Obtain baseline vital signs and monitor for signs of dizziness.Baseline data provides for comparison for future measurements. It will also give information of the normal statistics on the patient when at rest.
Ensure the safety of the environment through the following:
*The patient’s bed should be at the lowest possible level.
*Provide adequate lighting.
*The patient’s valuables should be within reach.
*Provide call bell and teach the patient how to use it.
*Show the patient how to use the bed controls  
A safe environment will minimize possible injuries in case a fall happens. Also, putting patient’s valuables within reach will minimize the need for the patient to walk around and stand up which may trigger an attack.
Promote proper hydration.Hypovolemia can lower blood pressure even more increasing risk for falls.
Assist the patient with mobility aids when going around the room or when using the toilet.The presence of a second person will provide the opportunity for a quicker response when help is needed in case fainting occurs.
Provide an adequate time when taking showers or using the toilet.The patient will need to take time when changing position.
Ensure the availability of a call bell when in the toilet.Fainting can occur anywhere. Having a call light in place will improve the patient’s confidence to carry out activities as usual.
Monitor vital signs regularly including lying and standing blood pressure.Regular monitoring of blood pressure will help map out the progress of the patient’s condition.

Risk For Falls Nursing Care Plan 4


Nursing Diagnosis: Risk for Fall related to loss of vision and/or reduced visual acuity secondary to glaucoma

Desired Outcome: The patient will be able to prevent a fall by means doing activities that can be done within the parameters of visual limitation and by modifying environment to adapt to current vision capacity.

Nursing Interventions For Fall RiskRationale
Assess the patient’s degree of visual impairment.To establish a baseline of visual acuity and gain useful information before modifying the patient’s environment.  
Place the bed in the lowest position. Place the call bell within reach (if admitted) and keep the visual aids and patient’s phone and other devices within reach.To prevent patient fall.
Promote adequate lighting in the patient’s room.To promote appropriate safety measures and support to the patient in doing ADLs optimally.
Ensure that the floor is free of objects that can cause the patient to slip or fall.To promote safety measures and support to the patient in doing ADLs optimally.
Advise the patient to wear sunglasses especially when going outdoors.To reduce glare and help protect the eyes.

Risk For Falls Nursing Care Plan 5


Nursing Diagnosis: Risk for Fall related to loss of sensory coordination and muscular control

Desired Outcome: The patient will be able to prevent fall by means of maintaining his/her treatment regimen in order to control or eliminate seizure activity.

Nursing Interventions For Fall RiskRationale
Explore the usual seizure pattern of the patient and enable to patient and caregiver to identify the warning signs of an impending seizure.To empower the patient and his/her caregiver to recognize a seizure activity, and help protect the patient from any serious injury or trauma. To reduce the feeling of helplessness on both the patient and the caregiver.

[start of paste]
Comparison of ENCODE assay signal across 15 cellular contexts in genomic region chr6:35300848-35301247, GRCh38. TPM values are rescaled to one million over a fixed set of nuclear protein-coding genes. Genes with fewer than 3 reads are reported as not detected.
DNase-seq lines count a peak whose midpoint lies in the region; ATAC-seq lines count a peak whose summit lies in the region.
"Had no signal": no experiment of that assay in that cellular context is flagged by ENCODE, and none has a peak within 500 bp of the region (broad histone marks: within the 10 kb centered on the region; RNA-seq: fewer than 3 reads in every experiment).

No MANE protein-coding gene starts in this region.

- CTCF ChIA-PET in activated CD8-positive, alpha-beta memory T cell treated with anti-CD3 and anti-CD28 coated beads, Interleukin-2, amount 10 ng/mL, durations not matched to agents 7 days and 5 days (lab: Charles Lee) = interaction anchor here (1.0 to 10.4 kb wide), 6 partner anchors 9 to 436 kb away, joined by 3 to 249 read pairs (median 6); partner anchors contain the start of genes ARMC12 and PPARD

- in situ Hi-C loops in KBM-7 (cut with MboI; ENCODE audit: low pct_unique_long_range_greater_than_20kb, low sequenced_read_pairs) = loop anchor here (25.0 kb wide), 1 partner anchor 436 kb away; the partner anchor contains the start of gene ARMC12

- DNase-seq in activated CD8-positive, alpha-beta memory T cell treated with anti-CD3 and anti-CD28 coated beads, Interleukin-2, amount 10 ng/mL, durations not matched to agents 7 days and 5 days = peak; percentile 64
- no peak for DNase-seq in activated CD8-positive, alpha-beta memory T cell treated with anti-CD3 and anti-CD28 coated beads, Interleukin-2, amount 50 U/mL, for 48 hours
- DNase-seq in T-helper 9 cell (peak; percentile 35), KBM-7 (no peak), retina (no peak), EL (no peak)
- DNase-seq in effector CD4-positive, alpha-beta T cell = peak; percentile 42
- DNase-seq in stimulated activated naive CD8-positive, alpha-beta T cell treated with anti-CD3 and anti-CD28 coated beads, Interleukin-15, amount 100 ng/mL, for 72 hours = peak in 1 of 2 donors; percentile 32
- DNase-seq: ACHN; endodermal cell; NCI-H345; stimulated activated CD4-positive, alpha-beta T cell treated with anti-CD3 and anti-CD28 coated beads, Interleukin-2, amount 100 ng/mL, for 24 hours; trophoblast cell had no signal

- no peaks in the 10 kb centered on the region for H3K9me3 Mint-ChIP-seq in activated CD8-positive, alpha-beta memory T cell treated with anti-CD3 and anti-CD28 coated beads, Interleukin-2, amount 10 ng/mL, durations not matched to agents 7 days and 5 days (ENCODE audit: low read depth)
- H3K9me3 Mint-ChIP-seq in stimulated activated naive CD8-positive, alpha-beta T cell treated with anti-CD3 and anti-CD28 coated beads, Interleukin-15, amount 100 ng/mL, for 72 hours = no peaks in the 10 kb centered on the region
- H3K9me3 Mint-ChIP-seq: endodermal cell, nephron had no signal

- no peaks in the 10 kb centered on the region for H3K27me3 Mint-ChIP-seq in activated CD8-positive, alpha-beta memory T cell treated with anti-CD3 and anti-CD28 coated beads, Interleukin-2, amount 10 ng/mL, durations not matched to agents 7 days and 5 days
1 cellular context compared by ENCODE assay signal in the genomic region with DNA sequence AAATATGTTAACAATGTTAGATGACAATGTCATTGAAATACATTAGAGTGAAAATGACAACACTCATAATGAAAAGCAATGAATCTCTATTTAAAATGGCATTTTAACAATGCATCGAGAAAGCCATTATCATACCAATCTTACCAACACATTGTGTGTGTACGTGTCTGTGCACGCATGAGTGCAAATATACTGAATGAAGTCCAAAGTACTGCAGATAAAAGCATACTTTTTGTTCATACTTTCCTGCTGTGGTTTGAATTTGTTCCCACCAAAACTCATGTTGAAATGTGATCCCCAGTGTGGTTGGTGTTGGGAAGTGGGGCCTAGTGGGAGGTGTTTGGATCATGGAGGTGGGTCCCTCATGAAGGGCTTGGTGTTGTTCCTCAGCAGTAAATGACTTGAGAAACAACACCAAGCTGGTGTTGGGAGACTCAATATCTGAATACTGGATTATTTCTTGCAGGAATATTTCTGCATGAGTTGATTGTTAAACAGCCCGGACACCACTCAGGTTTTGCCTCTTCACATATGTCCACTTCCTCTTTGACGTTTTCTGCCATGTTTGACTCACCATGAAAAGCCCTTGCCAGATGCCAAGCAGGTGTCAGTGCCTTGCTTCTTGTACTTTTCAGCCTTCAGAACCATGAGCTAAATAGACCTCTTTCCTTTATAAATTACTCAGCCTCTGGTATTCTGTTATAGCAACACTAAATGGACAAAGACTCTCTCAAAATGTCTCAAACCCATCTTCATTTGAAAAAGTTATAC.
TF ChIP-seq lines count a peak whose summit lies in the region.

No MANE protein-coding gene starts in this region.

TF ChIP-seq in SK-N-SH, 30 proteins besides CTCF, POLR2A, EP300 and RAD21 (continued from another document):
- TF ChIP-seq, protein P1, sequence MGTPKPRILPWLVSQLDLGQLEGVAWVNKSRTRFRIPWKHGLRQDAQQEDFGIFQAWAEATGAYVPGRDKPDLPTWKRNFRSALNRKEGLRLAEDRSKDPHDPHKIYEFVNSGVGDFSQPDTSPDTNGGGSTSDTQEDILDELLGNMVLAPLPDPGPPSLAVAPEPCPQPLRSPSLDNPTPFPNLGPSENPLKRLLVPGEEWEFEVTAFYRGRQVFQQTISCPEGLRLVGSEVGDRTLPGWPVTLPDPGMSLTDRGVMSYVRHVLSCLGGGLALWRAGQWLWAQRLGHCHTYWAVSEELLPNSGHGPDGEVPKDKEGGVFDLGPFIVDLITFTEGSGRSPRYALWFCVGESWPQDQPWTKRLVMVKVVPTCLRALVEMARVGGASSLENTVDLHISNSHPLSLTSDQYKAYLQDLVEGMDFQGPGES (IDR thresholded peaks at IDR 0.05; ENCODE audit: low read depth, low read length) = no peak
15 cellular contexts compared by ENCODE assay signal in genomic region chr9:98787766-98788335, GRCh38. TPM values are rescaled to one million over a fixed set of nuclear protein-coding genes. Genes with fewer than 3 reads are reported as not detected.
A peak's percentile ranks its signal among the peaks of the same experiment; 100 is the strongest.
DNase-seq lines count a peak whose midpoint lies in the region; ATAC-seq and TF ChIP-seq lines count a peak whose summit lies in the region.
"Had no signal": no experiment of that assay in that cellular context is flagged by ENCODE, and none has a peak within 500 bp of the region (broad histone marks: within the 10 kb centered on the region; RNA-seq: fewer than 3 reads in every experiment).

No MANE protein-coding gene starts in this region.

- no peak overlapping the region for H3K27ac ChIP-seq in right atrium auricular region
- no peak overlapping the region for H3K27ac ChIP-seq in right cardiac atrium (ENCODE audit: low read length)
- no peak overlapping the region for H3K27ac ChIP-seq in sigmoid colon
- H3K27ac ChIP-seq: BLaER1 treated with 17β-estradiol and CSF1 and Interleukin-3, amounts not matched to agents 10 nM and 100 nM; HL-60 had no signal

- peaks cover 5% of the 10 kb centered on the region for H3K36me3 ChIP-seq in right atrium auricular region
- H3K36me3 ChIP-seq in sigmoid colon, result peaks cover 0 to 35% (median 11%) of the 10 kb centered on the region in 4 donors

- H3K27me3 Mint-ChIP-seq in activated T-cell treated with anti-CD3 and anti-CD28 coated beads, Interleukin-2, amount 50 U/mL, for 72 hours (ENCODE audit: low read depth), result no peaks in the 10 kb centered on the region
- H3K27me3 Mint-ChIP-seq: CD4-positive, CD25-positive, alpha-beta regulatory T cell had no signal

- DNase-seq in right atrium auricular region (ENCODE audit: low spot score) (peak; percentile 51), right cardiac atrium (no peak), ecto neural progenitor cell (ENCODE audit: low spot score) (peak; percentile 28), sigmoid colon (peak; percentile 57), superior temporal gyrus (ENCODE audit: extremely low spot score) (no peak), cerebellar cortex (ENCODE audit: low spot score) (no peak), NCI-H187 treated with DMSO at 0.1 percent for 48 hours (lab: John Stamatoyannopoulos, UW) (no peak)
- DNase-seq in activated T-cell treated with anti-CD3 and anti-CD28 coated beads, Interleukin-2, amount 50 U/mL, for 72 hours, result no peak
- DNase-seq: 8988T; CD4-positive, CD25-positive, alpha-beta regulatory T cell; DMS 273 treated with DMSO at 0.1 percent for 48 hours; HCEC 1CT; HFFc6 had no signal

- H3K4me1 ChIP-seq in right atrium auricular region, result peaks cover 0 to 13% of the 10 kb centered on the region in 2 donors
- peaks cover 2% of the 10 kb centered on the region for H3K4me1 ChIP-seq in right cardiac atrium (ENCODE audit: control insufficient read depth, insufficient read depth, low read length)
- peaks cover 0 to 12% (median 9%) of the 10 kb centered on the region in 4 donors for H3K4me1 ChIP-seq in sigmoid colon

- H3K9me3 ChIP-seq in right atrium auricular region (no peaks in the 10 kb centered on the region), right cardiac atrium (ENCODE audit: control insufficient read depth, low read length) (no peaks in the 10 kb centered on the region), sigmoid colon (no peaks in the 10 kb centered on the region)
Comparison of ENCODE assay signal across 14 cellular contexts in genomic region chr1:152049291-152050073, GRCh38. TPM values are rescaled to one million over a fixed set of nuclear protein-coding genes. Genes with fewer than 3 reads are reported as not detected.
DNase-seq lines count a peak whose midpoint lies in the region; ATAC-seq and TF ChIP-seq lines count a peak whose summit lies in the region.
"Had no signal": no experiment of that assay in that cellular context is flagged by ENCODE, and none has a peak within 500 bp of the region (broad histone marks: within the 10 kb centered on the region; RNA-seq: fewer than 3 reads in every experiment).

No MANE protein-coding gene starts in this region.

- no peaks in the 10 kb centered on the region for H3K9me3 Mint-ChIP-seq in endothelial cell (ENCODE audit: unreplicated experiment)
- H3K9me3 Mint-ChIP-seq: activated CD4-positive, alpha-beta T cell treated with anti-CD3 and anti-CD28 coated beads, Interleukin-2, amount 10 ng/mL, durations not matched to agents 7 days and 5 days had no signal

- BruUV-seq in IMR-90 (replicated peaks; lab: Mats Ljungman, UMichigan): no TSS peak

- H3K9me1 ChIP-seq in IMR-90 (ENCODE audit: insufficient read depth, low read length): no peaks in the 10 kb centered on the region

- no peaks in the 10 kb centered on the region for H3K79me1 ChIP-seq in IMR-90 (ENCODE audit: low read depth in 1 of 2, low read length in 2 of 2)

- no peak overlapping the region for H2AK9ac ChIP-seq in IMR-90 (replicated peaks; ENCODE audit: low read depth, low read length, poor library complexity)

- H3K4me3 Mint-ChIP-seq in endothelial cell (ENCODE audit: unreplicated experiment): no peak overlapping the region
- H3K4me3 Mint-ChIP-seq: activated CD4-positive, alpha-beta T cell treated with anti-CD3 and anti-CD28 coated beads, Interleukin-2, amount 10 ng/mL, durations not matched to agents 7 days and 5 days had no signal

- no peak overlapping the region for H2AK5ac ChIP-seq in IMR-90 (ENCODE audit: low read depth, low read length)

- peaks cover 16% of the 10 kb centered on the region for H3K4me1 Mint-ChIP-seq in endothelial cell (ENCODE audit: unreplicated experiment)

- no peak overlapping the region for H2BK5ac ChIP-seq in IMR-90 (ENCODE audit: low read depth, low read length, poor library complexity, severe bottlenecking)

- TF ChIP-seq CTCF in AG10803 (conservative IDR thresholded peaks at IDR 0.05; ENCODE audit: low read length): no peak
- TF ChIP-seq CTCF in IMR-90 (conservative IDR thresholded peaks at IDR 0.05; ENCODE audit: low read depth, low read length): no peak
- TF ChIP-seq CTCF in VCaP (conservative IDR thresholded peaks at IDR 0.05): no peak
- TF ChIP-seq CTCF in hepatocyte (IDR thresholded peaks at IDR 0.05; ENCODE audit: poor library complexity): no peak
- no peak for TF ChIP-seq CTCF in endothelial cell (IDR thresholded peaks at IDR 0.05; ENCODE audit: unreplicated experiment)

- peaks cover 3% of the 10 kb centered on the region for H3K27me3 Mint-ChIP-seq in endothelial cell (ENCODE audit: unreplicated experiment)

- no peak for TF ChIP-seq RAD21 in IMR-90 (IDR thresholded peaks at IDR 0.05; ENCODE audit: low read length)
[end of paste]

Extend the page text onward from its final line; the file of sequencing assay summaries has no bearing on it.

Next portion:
Create a seizure chart, a falls risk assessment, and a bed rails assessment.To effectively assess and monitor the patient’s seizure activity and falls risk, as well as the need to use bed rails.
Place the bed in the lowest position. Put pads on the bed rails and the floor.To prevent or minimize injury in a patient during a seizure.
Advise the caregiver to stay with the patient during and after the seizure.To promote safety measures and support to the patient. To ensure that the patient is safe if the seizure recurs.
Administer anti-epileptic drugs as prescribed.To prevent the occurrence of seizures and treat epilepsy.
During seizure, turn the patient’s head to the side, and suction the airway if needed. Do not leave the patient. Ask for another member of staff for help as needed.To maintain a patent airway and to promote patient’s safety during seizure.      

Nursing References

Ackley, B. J., Ladwig, G. B., Makic, M. B., Martinez-Kratz, M. R., & Zanotti, M. (2020). Nursing diagnoses handbook: An evidence-based guide to planning care. St. Louis, MO: Elsevier.  Buy on Amazon

Gulanick, M., & Myers, J. L. (2022). Nursing care plans: Diagnoses, interventions, & outcomes. St. Louis, MO: Elsevier. Buy on Amazon

Ignatavicius, D. D., Workman, M. L., Rebar, C. R., & Heimgartner, N. M. (2020). Medical-surgical nursing: Concepts for interprofessional collaborative care. St. Louis, MO: Elsevier.  Buy on Amazon

Silvestri, L. A. (2020). Saunders comprehensive review for the NCLEX-RN examination. St. Louis, MO: Elsevier.  Buy on Amazon


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The medical information on this site is provided as an information resource only and is not to be used or relied on for any diagnostic or treatment purposes.

This information is not intended to be nursing education and should not be used as a substitute for professional diagnosis and treatment.

Photo of author
Anna Curran. RN, BSN, PHN

Anna Curran. RN, BSN, PHN
Clinical Nurse Instructor

Emergency Room Registered Nurse
Critical Care Transport Nurse
Clinical Nurse Instructor for LVN and BSN students

Anna began writing extra materials to help her BSN and LVN students with their studies and writing nursing care plans. She takes the topics that the students are learning and expands on them to try to help with their understanding of the nursing process and help nursing students pass the NCLEX exams.

Her experience spans almost 30 years in nursing, starting as an LVN in 1993. She received her RN license in 1997. She has worked in Medical-Surgical, Telemetry, ICU and the ER. She found a passion in the ER and has stayed in this department for 30 years.

She is a clinical instructor for LVN and BSN students and a Emergency Room RN / Critical Care Transport Nurse.